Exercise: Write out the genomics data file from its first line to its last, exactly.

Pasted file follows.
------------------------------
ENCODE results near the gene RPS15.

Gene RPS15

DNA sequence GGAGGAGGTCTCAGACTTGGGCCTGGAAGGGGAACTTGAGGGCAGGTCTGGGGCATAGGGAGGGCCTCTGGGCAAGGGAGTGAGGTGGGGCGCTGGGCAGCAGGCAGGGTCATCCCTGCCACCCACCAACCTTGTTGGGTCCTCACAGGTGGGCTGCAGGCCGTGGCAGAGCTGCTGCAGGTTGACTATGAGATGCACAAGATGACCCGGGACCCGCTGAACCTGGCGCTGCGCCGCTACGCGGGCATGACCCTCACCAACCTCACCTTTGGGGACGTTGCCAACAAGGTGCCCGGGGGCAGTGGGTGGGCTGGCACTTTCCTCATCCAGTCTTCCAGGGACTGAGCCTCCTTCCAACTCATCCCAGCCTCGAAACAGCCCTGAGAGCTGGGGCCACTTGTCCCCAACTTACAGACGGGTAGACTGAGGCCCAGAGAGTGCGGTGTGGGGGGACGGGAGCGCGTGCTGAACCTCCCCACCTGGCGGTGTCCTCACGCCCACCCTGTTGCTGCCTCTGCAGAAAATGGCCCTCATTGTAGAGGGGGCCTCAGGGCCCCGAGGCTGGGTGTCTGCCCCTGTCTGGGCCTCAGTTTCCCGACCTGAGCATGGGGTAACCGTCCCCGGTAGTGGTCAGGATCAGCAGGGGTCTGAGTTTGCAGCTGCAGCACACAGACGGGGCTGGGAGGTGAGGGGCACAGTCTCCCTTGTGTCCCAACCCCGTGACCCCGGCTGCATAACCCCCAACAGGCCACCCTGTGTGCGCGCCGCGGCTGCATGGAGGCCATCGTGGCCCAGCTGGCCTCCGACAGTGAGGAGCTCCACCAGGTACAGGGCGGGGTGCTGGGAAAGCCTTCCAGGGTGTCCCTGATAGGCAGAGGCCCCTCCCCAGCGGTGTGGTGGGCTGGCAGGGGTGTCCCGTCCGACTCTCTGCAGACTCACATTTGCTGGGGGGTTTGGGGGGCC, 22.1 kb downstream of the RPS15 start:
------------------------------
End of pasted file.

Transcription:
ENCODE results near the gene RPS15.

Gene RPS15

DNA sequence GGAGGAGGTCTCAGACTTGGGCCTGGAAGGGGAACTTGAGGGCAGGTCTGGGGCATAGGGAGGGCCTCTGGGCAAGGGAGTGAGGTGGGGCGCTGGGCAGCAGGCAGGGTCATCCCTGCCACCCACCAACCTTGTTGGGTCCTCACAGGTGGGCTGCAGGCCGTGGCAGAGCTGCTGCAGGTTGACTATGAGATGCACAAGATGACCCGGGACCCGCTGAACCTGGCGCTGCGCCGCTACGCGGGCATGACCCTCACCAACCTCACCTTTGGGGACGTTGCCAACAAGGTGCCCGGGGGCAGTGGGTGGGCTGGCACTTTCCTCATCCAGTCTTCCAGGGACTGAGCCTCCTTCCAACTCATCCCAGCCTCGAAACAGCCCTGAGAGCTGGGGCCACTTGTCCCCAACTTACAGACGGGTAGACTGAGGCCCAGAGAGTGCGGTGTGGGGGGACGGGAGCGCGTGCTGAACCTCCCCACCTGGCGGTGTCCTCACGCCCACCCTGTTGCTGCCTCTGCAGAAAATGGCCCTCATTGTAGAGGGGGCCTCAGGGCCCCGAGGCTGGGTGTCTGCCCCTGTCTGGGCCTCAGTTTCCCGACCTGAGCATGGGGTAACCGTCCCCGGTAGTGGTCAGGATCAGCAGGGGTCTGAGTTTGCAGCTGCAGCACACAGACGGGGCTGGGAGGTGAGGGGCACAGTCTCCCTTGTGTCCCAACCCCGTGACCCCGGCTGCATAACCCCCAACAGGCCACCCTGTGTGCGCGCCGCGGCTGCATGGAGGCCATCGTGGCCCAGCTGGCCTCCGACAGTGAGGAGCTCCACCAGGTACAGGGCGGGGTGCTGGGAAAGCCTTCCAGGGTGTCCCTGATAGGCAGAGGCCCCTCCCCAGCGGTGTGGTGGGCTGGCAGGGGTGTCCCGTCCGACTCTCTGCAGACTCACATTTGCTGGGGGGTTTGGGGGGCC, 22.1 kb downstream of the RPS15 start: